Introduction: The anterior and anterolateral approaches to the humerus describe splitting brachialis longitudinally, assuming its fibres run parallel to the shaft. Recent improvements in the understanding of brachialis anatomy however have demonstrated it has two distinct heads, with the bulk of its fibres running oblique relative to the humerus. Attempting to split brachialis longitudinally to the extent required for plate osteosynthesis invariably leads to transection of a significant number of muscle fibres. The authors present a less muscle destructive modification to the anterolateral approach (ALA) based on a bicipital brachialis muscle.
Method: In order to preserve brachialis muscle fibres, the modified ALA elevates the superficial head from the underlying humerus and longitudinally splits the deep head to allow a fixation device to be tunnelled. Case notes of patients with a humeral shaft fracture fixed via the modified ALA were retrospectively reviewed.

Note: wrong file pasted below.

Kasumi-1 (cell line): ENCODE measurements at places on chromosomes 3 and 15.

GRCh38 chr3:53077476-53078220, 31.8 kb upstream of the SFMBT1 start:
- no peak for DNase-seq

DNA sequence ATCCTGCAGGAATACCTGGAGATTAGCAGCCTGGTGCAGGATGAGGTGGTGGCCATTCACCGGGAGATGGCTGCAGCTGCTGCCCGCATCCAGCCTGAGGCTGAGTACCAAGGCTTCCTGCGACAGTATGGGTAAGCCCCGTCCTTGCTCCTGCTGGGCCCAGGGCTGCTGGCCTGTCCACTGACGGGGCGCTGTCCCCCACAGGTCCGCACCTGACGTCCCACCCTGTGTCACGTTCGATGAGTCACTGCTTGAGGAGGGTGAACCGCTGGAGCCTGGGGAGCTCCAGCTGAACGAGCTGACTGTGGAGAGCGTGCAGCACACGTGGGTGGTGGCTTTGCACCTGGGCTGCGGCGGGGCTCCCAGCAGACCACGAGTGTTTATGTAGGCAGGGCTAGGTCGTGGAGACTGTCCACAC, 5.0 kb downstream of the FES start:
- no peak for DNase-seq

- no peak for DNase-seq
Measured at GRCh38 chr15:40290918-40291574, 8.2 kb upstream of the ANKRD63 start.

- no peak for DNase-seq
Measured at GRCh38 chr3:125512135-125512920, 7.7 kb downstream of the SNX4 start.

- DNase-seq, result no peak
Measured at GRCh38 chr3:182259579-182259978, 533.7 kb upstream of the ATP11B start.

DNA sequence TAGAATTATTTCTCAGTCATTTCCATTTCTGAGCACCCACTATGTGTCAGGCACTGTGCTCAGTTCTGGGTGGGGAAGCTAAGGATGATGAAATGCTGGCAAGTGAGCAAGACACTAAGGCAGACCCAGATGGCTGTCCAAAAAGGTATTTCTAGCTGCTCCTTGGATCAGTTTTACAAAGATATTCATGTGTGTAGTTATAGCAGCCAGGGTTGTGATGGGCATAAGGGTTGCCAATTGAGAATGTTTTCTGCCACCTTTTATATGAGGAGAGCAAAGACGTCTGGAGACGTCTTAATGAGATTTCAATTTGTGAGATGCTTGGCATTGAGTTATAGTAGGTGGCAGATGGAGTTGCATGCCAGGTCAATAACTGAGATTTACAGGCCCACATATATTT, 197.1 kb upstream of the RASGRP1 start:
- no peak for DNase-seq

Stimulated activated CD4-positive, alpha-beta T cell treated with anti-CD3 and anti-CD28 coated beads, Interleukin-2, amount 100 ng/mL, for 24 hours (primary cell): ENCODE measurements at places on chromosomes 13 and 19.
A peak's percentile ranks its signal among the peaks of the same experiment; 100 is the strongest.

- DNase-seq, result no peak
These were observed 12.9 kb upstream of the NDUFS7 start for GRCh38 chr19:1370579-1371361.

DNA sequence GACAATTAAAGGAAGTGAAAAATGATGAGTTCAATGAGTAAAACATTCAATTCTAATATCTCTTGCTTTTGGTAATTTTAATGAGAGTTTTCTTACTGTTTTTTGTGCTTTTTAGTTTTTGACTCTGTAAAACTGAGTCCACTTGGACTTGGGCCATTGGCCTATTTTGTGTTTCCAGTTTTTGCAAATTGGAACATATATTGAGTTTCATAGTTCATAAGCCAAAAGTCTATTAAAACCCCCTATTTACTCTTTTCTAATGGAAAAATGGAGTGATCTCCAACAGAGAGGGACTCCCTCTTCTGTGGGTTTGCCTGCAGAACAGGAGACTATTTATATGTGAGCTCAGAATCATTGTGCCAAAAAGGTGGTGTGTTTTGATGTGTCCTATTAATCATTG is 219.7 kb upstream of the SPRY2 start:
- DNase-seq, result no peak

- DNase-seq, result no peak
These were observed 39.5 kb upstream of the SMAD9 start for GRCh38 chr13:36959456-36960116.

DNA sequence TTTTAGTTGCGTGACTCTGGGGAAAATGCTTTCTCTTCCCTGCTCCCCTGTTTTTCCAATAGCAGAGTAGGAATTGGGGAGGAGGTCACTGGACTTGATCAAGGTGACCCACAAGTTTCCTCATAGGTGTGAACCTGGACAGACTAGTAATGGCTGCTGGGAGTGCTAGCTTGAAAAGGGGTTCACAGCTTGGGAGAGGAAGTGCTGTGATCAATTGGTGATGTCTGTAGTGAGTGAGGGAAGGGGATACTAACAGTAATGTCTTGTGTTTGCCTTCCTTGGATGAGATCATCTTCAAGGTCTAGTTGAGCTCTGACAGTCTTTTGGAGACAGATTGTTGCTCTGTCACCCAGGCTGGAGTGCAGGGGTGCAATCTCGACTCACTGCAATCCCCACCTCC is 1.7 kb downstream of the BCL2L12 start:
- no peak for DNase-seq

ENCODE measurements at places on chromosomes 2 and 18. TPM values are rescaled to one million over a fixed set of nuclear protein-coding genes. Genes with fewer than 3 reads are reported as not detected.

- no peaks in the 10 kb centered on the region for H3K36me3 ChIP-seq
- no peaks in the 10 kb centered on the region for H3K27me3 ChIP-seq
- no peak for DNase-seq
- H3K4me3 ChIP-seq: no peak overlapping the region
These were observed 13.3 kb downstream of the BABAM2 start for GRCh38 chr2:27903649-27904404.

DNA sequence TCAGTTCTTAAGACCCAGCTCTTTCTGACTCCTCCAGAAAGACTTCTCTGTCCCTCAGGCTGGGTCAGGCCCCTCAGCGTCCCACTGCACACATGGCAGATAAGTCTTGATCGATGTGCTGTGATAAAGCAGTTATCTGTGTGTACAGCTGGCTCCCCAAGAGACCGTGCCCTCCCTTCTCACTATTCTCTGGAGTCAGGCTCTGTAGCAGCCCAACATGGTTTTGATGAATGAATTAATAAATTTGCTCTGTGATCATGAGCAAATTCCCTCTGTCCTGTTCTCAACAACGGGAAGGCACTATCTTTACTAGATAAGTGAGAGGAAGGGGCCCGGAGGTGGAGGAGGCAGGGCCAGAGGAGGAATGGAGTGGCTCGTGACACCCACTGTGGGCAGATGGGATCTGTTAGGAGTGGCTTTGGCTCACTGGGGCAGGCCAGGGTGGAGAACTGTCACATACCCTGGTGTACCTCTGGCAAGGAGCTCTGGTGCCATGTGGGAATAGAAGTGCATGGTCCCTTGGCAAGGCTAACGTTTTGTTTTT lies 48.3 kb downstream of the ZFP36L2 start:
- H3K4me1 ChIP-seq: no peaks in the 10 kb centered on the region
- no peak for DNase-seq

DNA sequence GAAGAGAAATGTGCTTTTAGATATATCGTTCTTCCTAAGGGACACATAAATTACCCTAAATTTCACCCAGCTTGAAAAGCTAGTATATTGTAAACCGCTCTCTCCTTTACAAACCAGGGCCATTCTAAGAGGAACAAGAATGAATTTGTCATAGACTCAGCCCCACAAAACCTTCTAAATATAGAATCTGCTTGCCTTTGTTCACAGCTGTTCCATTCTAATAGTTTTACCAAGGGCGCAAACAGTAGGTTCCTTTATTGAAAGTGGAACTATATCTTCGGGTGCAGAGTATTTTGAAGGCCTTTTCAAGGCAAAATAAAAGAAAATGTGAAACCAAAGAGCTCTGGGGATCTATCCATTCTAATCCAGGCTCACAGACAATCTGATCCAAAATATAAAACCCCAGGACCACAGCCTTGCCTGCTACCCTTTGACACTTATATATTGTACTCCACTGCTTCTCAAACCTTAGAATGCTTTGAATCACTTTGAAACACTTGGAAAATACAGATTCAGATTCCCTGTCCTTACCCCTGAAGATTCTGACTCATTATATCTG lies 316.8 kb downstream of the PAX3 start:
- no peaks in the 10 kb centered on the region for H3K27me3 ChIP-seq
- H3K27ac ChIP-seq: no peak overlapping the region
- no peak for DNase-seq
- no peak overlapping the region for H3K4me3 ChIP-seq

Results: Ninteen humeral shaft fractures were fixed via the modified ALA. No post-operative nerve palsies were reported. Of the 19 patients, 14 (73.7%) received clinical and radiological follow-up. All reported being satisfied with their outcome. One developed a superficial wound infection and one (previous diagnosis of spondyloepiphyseal dysplasia tarda) developed a non-union requiring revision surgery. Of the five patients lost to follow-up, two died, and three reported no ongoing orthopaedic issues via telephone.
Conclusions: Improved anatomical understanding of brachialis has resulted in the described modification to the ALA which is less muscle destructive and follows a truer inter-nervous plane. This small series demonstrates satisfactory outcomes using this approach.
Keywords: brachialis; deep head; humerus; modified anterolateral approach; superficial head.